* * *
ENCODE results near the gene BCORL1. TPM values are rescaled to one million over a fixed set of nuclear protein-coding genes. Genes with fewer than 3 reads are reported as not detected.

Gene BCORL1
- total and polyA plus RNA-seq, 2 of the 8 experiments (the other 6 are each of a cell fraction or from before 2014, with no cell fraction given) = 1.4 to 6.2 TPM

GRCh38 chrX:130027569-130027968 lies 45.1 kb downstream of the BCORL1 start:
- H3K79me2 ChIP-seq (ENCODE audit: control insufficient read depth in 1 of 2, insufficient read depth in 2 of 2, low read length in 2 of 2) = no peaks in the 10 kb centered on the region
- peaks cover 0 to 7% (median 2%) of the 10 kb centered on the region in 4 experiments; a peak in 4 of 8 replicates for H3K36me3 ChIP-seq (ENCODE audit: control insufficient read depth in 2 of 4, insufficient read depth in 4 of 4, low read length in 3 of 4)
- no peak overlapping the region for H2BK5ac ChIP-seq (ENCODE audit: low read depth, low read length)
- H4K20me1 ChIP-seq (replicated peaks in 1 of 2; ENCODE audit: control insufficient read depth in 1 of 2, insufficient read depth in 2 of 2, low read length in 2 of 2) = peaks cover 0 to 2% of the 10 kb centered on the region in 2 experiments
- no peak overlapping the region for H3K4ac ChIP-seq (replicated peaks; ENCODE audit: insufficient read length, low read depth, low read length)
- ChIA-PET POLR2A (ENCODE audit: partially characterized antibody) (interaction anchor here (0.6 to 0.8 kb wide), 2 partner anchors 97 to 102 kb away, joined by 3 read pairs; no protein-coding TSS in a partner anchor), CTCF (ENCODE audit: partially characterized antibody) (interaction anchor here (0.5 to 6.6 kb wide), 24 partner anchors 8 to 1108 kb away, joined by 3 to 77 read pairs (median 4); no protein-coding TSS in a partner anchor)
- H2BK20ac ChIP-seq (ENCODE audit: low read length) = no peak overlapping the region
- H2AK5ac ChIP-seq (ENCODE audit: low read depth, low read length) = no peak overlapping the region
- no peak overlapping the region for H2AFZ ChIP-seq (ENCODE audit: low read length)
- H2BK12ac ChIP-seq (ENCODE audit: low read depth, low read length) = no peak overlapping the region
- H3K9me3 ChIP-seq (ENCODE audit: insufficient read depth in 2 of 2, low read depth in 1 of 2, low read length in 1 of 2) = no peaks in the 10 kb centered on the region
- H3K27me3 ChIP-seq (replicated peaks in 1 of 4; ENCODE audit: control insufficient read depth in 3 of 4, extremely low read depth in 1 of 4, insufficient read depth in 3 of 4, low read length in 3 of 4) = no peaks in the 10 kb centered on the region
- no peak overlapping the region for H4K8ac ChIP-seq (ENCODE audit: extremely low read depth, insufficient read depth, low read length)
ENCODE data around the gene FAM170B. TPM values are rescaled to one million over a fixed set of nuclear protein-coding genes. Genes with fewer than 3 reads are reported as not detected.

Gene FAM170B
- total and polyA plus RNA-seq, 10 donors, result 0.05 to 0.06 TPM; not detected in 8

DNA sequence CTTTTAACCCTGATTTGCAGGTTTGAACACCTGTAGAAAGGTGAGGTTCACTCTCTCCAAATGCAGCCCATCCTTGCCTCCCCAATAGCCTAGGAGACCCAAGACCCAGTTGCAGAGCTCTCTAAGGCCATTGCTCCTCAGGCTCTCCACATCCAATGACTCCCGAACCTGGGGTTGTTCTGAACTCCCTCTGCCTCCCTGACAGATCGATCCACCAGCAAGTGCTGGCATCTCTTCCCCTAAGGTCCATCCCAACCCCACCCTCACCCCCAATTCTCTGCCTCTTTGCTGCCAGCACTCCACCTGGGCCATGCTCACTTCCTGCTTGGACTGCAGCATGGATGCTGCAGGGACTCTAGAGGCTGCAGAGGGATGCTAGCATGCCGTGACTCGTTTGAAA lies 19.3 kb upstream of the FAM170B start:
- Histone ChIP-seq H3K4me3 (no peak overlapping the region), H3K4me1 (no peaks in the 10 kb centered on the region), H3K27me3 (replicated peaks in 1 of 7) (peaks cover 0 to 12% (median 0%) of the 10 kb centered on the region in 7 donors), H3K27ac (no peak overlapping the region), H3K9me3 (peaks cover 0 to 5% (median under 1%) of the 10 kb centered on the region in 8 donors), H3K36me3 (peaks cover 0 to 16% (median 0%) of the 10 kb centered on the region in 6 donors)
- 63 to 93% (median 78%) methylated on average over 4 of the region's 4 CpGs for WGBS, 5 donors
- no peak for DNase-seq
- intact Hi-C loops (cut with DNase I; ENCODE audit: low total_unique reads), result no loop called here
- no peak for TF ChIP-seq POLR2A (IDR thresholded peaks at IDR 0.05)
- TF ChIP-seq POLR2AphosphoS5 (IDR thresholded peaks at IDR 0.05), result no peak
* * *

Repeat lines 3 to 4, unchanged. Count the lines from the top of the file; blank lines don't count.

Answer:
- total and polyA plus RNA-seq, 2 of the 8 experiments (the other 6 are each of a cell fraction or from before 2014, with no cell fraction given) = 1.4 to 6.2 TPM

GRCh38 chrX:130027569-130027968 lies 45.1 kb downstream of the BCORL1 start: